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The Hollywood Curriculum

Teachers in the Movies – Third Revised Edition


Mary M. Dalton

The third edition of this book analyzes over 165 films distributed throughout the United States over the last 80 years to construct a theory of curriculum in the movies that is grounded in cultural studies and critical pedagogy. The portrayal of teachers in popular motion pictures is based on individual efforts rather than collective action and relies on codes established by stock characters and predictable plots, which precludes meaningful struggle. These conventions ensure the ultimate outcome of the screen narratives and almost always leave the educational institutions – which represent the larger status quo – intact and dominant. To interrogate "the Hollywood curriculum" is to ask what it means as a culture to be responsive to films at both social and personal levels and to engage these films as both entertaining and potentially transforming.

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Chapter 10: Schools, Schooling, and Student Voices


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Throughout earlier chapters, I have tried to make connections between a group of Hollywood films about teachers and teaching and Huebner’s value frameworks of curriculum and also to inject various, more fluid, theories of popular culture and social critique into that discussion. I have established a generic representation of the good teacher in these Hollywood movies that is presented as a radical model when, in fact, the good teacher in the movies may tug a little at the cornerstone of the institutional hierarchy, but this structure is never shaken. Similarly, I have identified equally vivid representations in these films of the bad teacher and the gendered teacher. These celluloid images influence our individual and collective constructions about teaching and what it means to be a teacher. As Michael Ryan and Douglas Kellner write in Camera Politica: The Politics and Ideology of Contemporary Hollywood Film:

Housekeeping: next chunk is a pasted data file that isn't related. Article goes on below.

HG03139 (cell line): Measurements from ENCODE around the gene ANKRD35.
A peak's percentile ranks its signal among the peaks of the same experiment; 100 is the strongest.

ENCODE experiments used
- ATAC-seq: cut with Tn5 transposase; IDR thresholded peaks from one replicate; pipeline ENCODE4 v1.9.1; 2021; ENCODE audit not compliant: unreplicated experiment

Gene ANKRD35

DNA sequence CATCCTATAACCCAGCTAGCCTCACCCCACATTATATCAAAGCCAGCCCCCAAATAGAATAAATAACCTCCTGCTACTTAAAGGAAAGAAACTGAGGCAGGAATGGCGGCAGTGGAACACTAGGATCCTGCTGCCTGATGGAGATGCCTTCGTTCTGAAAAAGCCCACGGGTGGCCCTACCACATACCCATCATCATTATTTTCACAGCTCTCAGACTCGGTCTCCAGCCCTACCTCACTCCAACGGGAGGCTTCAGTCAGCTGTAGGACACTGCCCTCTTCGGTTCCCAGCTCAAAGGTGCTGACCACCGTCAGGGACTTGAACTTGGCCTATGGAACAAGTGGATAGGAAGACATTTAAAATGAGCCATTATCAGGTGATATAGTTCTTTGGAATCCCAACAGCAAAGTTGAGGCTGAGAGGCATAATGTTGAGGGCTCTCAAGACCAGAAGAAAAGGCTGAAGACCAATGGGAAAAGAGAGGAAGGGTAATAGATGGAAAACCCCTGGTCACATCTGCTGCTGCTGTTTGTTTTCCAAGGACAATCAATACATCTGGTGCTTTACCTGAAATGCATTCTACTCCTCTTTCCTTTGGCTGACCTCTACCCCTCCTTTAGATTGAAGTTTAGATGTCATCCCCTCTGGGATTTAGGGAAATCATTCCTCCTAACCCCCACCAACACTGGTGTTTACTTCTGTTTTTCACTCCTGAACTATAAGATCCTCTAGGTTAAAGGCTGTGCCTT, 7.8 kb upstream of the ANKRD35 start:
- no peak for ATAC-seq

Films transcode the discourses (the forms, figures, and representations) of social life into cinematic narrative. Rather than reflect a reality external to the film medium, films execute a transfer from one discursive field to another. As a result, films themselves become part of that broader cultural system of representations that construct social reality. That construction occurs in part through the internalization of representations. (12–13) ← 191 | 192 →

Recognizing the role popular culture plays in our everyday lives and asking questions about how we can use the...

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